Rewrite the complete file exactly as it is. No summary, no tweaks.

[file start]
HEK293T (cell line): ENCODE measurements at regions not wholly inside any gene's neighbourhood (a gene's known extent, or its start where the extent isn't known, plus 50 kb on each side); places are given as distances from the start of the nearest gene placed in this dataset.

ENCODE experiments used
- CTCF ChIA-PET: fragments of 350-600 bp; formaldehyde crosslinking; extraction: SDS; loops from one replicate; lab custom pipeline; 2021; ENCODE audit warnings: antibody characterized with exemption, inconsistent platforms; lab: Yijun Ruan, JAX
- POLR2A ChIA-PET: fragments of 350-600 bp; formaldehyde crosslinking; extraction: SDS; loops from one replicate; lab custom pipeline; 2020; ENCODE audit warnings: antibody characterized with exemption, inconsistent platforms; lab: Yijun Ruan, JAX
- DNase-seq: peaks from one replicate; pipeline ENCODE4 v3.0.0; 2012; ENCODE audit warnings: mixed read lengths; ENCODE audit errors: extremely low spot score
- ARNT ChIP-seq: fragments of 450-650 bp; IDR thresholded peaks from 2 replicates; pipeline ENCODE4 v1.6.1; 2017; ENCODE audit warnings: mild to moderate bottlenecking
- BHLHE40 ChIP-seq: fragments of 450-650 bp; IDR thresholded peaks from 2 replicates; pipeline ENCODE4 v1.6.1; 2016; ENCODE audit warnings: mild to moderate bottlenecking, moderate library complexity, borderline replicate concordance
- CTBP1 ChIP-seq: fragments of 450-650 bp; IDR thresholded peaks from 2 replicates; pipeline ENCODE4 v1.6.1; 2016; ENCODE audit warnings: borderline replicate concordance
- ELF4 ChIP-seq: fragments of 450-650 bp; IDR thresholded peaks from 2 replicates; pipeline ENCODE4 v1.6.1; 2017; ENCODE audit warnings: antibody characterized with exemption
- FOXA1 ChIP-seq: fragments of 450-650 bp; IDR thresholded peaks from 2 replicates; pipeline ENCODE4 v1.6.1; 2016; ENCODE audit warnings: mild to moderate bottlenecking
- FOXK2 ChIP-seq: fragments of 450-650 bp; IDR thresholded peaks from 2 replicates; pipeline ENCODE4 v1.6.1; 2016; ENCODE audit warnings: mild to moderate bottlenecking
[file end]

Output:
HEK293T (cell line): ENCODE measurements at regions not wholly inside any gene's neighbourhood (a gene's known extent, or its start where the extent isn't known, plus 50 kb on each side); places are given as distances from the start of the nearest gene placed in this dataset.

ENCODE experiments used
- CTCF ChIA-PET: fragments of 350-600 bp; formaldehyde crosslinking; extraction: SDS; loops from one replicate; lab custom pipeline; 2021; ENCODE audit warnings: antibody characterized with exemption, inconsistent platforms; lab: Yijun Ruan, JAX
- POLR2A ChIA-PET: fragments of 350-600 bp; formaldehyde crosslinking; extraction: SDS; loops from one replicate; lab custom pipeline; 2020; ENCODE audit warnings: antibody characterized with exemption, inconsistent platforms; lab: Yijun Ruan, JAX
- DNase-seq: peaks from one replicate; pipeline ENCODE4 v3.0.0; 2012; ENCODE audit warnings: mixed read lengths; ENCODE audit errors: extremely low spot score
- ARNT ChIP-seq: fragments of 450-650 bp; IDR thresholded peaks from 2 replicates; pipeline ENCODE4 v1.6.1; 2017; ENCODE audit warnings: mild to moderate bottlenecking
- BHLHE40 ChIP-seq: fragments of 450-650 bp; IDR thresholded peaks from 2 replicates; pipeline ENCODE4 v1.6.1; 2016; ENCODE audit warnings: mild to moderate bottlenecking, moderate library complexity, borderline replicate concordance
- CTBP1 ChIP-seq: fragments of 450-650 bp; IDR thresholded peaks from 2 replicates; pipeline ENCODE4 v1.6.1; 2016; ENCODE audit warnings: borderline replicate concordance
- ELF4 ChIP-seq: fragments of 450-650 bp; IDR thresholded peaks from 2 replicates; pipeline ENCODE4 v1.6.1; 2017; ENCODE audit warnings: antibody characterized with exemption
- FOXA1 ChIP-seq: fragments of 450-650 bp; IDR thresholded peaks from 2 replicates; pipeline ENCODE4 v1.6.1; 2016; ENCODE audit warnings: mild to moderate bottlenecking
- FOXK2 ChIP-seq: fragments of 450-650 bp; IDR thresholded peaks from 2 replicates; pipeline ENCODE4 v1.6.1; 2016; ENCODE audit warnings: mild to moderate bottlenecking